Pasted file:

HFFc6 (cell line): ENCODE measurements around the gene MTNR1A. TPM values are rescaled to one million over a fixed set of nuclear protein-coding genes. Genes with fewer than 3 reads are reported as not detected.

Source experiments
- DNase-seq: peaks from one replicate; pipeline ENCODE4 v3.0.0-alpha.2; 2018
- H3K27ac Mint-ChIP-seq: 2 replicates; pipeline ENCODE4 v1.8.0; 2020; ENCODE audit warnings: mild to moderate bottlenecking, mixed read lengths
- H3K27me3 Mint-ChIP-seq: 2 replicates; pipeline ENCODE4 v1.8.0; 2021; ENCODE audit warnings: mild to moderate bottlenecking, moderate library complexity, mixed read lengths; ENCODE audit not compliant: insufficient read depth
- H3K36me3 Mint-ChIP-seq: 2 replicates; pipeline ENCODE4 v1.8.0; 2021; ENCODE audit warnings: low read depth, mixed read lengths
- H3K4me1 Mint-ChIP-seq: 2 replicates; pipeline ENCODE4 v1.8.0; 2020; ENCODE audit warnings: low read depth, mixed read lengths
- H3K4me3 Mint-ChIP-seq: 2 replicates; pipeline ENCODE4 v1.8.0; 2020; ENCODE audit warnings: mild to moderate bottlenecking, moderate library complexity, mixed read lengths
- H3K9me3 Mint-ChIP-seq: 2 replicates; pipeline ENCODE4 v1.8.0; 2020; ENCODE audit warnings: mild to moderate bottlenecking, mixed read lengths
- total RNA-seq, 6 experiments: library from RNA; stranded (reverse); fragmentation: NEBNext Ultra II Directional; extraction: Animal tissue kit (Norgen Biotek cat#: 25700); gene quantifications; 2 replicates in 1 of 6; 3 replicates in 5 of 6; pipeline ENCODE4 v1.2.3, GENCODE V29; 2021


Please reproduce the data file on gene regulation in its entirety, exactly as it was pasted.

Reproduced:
HFFc6 (cell line): ENCODE measurements around the gene MTNR1A. TPM values are rescaled to one million over a fixed set of nuclear protein-coding genes. Genes with fewer than 3 reads are reported as not detected.

Source experiments
- DNase-seq: peaks from one replicate; pipeline ENCODE4 v3.0.0-alpha.2; 2018
- H3K27ac Mint-ChIP-seq: 2 replicates; pipeline ENCODE4 v1.8.0; 2020; ENCODE audit warnings: mild to moderate bottlenecking, mixed read lengths
- H3K27me3 Mint-ChIP-seq: 2 replicates; pipeline ENCODE4 v1.8.0; 2021; ENCODE audit warnings: mild to moderate bottlenecking, moderate library complexity, mixed read lengths; ENCODE audit not compliant: insufficient read depth
- H3K36me3 Mint-ChIP-seq: 2 replicates; pipeline ENCODE4 v1.8.0; 2021; ENCODE audit warnings: low read depth, mixed read lengths
- H3K4me1 Mint-ChIP-seq: 2 replicates; pipeline ENCODE4 v1.8.0; 2020; ENCODE audit warnings: low read depth, mixed read lengths
- H3K4me3 Mint-ChIP-seq: 2 replicates; pipeline ENCODE4 v1.8.0; 2020; ENCODE audit warnings: mild to moderate bottlenecking, moderate library complexity, mixed read lengths
- H3K9me3 Mint-ChIP-seq: 2 replicates; pipeline ENCODE4 v1.8.0; 2020; ENCODE audit warnings: mild to moderate bottlenecking, mixed read lengths
- total RNA-seq, 6 experiments: library from RNA; stranded (reverse); fragmentation: NEBNext Ultra II Directional; extraction: Animal tissue kit (Norgen Biotek cat#: 25700); gene quantifications; 2 replicates in 1 of 6; 3 replicates in 5 of 6; pipeline ENCODE4 v1.2.3, GENCODE V29; 2021